Senator John Flanagan says he supports working men and women but does not support Governor Andrew Cuomo’s proposed statewide minimum wage increase to $15 an hour.

Speaking at a Crain’s New York Business conference September 30, Flanagan, who has an economics degree, acknowledged that the current minimum wage was not enough to support a family in New York State but argued that New York’s minimum wage was already one of the ten highest in the country.

Flanagan also expressed opposition to Governor Cuomo’s wage board, which approved the minimum wage increase for fast-food workers, calling it “executive overreach.”

“I believe in working men and women and I want people to have the opportunity to get a good job and make good money,” said Flanagan while speaking at the conference, “but I also believe in capitalism. I believe in the market.” Flanagan noted that since 2004, the minimum wage has increased by 75% while inflation has only increased 27.6%.

However, according to Pew Research, the federal minimum wage has not reached its 1968 peak. When adjusted for inflation, the 1968 minimum wage was $8.54 in 2014 dollars. The current minimum wage in New York City is only slightly higher at $8.75, despite the fact that New York City is one of the most expensive places to live nationwide.

“I think Senator Flanagan in no way can claim that he supports working men and women,” says Jonathan Westin, executive director of NY Communities for Change, a coalition of working families advocating for economic and social justice.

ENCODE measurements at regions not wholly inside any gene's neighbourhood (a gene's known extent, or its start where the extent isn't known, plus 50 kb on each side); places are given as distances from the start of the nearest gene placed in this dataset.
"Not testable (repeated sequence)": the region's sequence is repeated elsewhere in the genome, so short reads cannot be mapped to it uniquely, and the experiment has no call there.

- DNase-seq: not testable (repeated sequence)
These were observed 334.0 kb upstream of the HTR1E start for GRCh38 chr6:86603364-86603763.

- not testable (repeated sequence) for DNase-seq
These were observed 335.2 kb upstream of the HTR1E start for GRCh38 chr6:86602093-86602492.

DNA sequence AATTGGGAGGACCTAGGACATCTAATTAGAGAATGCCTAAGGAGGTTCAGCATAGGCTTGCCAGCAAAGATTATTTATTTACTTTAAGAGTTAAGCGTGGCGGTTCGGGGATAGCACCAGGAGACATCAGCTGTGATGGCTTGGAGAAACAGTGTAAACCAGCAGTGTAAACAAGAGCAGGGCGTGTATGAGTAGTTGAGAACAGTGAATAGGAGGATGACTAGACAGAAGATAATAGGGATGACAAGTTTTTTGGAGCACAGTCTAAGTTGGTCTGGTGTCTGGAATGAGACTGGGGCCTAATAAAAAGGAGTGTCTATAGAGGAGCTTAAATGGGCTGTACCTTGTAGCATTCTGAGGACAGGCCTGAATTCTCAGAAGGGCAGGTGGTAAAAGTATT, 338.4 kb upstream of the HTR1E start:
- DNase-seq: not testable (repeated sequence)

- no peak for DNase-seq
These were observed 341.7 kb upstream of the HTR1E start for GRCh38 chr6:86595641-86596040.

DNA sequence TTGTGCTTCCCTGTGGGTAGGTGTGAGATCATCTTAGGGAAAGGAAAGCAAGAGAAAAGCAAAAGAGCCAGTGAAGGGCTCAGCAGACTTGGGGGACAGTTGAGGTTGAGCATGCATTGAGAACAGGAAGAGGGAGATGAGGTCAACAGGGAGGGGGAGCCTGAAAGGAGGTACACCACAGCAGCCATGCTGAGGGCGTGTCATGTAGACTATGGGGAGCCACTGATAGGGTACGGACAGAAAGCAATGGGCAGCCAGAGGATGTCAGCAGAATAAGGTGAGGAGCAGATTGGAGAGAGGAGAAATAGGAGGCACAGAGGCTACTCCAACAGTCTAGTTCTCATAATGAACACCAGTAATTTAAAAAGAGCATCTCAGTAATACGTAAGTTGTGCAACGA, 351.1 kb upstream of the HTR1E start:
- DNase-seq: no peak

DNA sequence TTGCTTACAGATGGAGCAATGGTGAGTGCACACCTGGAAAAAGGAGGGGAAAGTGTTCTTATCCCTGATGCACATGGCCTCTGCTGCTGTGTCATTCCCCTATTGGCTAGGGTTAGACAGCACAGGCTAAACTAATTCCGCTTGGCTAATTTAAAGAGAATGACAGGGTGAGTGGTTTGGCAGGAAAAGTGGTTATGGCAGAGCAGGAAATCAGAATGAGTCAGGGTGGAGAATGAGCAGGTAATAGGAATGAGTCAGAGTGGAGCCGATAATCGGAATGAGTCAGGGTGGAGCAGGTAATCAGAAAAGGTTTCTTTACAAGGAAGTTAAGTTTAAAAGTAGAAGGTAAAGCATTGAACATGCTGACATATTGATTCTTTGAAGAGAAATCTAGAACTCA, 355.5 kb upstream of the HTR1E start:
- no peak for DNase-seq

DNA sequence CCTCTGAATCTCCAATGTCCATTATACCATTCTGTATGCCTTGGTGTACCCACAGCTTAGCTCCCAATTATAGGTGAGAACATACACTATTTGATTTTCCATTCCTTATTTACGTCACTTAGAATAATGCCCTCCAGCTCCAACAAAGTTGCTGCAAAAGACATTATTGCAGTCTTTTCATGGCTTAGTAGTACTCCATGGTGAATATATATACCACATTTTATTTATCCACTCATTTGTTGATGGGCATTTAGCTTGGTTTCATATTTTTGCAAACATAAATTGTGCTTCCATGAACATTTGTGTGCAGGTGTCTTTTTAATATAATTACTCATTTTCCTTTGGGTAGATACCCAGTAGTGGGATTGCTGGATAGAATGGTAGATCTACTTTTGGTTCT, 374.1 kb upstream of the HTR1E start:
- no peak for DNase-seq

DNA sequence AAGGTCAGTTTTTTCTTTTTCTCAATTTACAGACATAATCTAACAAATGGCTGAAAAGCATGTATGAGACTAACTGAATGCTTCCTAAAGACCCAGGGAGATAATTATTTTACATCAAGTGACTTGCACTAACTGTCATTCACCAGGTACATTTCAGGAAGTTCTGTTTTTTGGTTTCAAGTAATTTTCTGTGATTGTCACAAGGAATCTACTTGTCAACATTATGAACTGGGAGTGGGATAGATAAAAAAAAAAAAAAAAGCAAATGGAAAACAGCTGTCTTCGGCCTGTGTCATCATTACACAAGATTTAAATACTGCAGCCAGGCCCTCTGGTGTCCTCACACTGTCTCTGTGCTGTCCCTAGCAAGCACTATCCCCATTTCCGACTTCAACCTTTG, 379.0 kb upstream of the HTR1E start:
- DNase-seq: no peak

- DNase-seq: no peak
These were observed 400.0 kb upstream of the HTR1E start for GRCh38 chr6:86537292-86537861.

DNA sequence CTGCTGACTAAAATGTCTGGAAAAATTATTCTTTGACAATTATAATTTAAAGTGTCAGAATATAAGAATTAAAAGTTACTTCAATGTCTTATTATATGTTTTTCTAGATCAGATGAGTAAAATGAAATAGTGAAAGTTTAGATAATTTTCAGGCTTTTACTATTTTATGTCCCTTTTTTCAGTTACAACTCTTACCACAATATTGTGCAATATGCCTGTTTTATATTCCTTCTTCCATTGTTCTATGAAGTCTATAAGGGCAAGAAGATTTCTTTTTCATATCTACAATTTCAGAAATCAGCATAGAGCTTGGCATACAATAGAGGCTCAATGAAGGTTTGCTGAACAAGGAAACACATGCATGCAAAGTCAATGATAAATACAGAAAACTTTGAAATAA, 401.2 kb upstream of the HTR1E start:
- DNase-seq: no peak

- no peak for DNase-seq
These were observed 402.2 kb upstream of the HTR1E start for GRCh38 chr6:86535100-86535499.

Westin hopes New York will follow the example of cities like Seattle and San Francisco, which have already adopted higher minimum wages. “What we find in a lot of these cases is that raising the minimum wage actually produces a better business climate because workers have more money in their pockets, they have more money to spend, and the overall economies do better.”

Michael Carey, an airport security employee at John F. Kennedy International Airport agrees. Carey currently earns only $10.10 an hour and says that a $15 hourly minimum wage would change his life dramatically. “It would benefit both sides, business-wise and personal-wise,” said Carey, who stated a larger disposable income would allow him the opportunity to spend more money at local businesses.

Flanagan and other opponents of a $15 minimum wage have argued that the increase would hurt small business owners who may be forced to close shop or lay off some employees to compensate for the higher labor costs.

Mike Itzkovitz, a Subway franchise owner in San Francisco, which raised its minimum wage to $12.25 an hour earlier this year, says he hasn’t laid off employees but has had to cut their hours. “It doesn’t take a mathematician to figure it out,” said Itkovitz. “If you’re raising the minimum wage by a dollar and you average 250 hours, that’s an extra thousand dollars in costs.”

In addition to cutting hours, Itzkovitz said he has also compensated for the minimum wage hike by increasing prices, a measure that has impacted customer perception and sales. When asked if the minimum wage increase has had its intended effect for minimum-wage employees, Itzkovitz acknowledged the cost of living in the Bay area is high. “Has it helped? A little bit,” said Itzkovitz.

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